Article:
The art of digital imaging through the use of Adobe Photoshop is explored in this course. Students create images with 35mm Digital SLR cameras that they may borrow from the school. In the first mod, each student designs and publishes a hard-cover book based on their summer project. In the second mod, students learn to edit and manipulate their images in Adobe Photoshop by participating in hands-on demonstrations and completing technical exercises. In the third mod, which is optional, students develop a cohesive portfolio. Participation in class critiques--during which, images created by students are analyzed for aesthetic, conceptual, and theoretical concerns--is required. Paper and ink are provided for a fee of $75 per mod. Student work is entered in regional and international photography contests and exhibited throughout the year in the George School galleries.

Min-Max Credit Hours: 3.0-3.0

Prerequisite: Photography (3 credits, B)

Open to: 10, 11, 12

Advanced Digital Imaging & Design

The Advanced Digital Imaging and Design courses provide students with the opportunity to refine and extend the Photoshop skills introduced in Digital Imaging and Design (ARV420A). As in that course, the first mod is devoted to producing a book based on the summer project, the second mod is dedicated to increasing the student's expertise with Photoshop, and the third mod is focused on portfolio development.

Students must progress through the mods in sequential order if they take more than one mod, though the progression may span multiple years.

Min-Max Credit Hours: 1.0-3.0

Prerequisite (for Advanced Digital Imaging 1): Digital Imaging and Design (3 credits, B)

Open to: 11, 12

AP Art & Design: Digital Imaging

In this course, students prepare for the AP Art & Design exam while participating in the Advanced Digital Imaging & Design 1 (ARP420D) or Advanced Digital Imaging & Design 2 (ARP420E) class.

Min-Max Credit Hours: 3.0-3.0

Prerequisite: Digital Imaging & Design (3 credits, A)

Open to: 12

Graphic Design

In this course, students explore graphic design as a form of visual communication connecting type, image, form, and color. Projects encourage students to consider the interplay among these elements and help students to develop the fundamental skills needed to work within the powerhouse of Adobe Suite. Student work is entered in regional contests and exhibited throughout the year in the George School galleries. Past projects have included: designing a magazine layout, T-shirt design, designing an album cover, cubist-style self-portrait, film poster, and social-awareness poster.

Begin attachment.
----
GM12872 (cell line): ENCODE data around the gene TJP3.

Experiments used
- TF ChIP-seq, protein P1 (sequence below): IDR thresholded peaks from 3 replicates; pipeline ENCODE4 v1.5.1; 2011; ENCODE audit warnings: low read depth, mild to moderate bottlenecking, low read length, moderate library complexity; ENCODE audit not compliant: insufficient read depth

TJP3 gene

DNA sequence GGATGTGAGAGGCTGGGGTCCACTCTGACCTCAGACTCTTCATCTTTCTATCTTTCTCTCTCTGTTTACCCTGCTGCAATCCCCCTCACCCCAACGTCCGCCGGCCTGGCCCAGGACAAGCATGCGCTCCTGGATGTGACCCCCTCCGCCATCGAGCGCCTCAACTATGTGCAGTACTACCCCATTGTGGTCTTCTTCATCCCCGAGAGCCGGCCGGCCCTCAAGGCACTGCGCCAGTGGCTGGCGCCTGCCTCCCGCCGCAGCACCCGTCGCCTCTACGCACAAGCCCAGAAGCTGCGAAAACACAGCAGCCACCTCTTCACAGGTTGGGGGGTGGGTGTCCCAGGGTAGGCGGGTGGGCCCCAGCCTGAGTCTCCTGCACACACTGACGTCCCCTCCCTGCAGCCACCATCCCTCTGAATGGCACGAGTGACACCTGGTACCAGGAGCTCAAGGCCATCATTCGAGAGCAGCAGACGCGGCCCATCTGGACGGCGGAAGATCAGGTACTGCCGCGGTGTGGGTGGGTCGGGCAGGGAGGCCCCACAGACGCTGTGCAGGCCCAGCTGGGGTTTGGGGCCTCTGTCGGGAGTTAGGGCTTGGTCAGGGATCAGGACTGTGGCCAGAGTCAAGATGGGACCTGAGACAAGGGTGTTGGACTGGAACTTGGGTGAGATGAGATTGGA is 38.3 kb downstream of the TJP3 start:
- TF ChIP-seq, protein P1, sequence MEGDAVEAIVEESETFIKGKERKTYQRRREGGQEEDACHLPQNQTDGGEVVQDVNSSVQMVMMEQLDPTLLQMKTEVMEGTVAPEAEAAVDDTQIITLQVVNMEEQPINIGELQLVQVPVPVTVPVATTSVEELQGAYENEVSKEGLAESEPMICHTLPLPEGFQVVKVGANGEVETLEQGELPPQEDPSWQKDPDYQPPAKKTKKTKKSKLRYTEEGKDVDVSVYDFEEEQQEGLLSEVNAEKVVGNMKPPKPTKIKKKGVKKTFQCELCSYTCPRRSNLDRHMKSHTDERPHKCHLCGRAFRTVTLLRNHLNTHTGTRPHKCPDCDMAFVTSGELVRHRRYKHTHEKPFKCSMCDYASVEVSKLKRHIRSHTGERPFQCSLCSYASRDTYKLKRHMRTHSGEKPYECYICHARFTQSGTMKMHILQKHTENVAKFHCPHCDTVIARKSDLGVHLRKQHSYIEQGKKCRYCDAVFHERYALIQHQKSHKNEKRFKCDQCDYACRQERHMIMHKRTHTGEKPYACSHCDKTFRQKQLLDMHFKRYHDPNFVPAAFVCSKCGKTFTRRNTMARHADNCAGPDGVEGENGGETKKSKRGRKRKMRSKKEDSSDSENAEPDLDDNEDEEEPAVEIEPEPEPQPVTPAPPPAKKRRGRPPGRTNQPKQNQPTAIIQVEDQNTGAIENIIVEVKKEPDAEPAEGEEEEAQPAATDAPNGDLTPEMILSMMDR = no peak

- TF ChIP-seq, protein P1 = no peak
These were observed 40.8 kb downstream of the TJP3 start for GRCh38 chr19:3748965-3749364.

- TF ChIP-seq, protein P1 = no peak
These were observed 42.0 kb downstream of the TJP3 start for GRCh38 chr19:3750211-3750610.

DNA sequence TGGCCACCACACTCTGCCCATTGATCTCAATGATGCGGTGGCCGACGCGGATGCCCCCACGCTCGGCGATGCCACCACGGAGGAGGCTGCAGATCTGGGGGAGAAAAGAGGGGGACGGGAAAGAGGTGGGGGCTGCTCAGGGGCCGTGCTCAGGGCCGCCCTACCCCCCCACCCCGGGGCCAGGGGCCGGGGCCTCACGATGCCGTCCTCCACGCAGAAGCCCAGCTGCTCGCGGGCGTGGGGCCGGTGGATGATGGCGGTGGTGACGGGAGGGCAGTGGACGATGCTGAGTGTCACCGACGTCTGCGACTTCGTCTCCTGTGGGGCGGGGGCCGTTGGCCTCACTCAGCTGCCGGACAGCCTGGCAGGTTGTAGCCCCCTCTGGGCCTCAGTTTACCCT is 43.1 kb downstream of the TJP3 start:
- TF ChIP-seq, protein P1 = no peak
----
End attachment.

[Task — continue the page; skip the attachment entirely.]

Students must progress through the mods in sequential order if they take more than one mod, though the progression may span multiple years.

Min-Max Credit Hours: 1.0-3.0

Prerequisite: none

Open to: 9, 10, 11, 12

Advanced Graphic Design

In the Advanced Graphic Design courses, students continue to expand and refine the skill set they began to develop in Graphic Design (ARV510A) and they work more independently on project planning, problem-solving, and evaluating and revising their work. In addition, students explore the visual aesthetics of graphic design through critiques, presentations, and written assignments. There is a focus on portfolio development as students work to develop their individual voices through the medium of graphic design. Student work is entered in regional contests and exhibited throughout the year in the George School galleries. The goals and tasks of this course change for students individually,

The mods may be taken in any order and the course may span multiple years. Students may take this course multiple times.

Min-Max Credit Hours: 1.0-3.0

Prerequisite (for Advanced Graphic Design 1): Graphic Design (3 credits, B-)

Open to: 10, 11, 12

AP Art & Design: Graphic Design

In this course, students prepare for the AP Art & Design exam while participating in the Advanced Graphic Design 2 (ARV510E) or Advanced Graphic Design 3 (ARV510F) class.

Min-Max Credit Hours: 3.0-3.0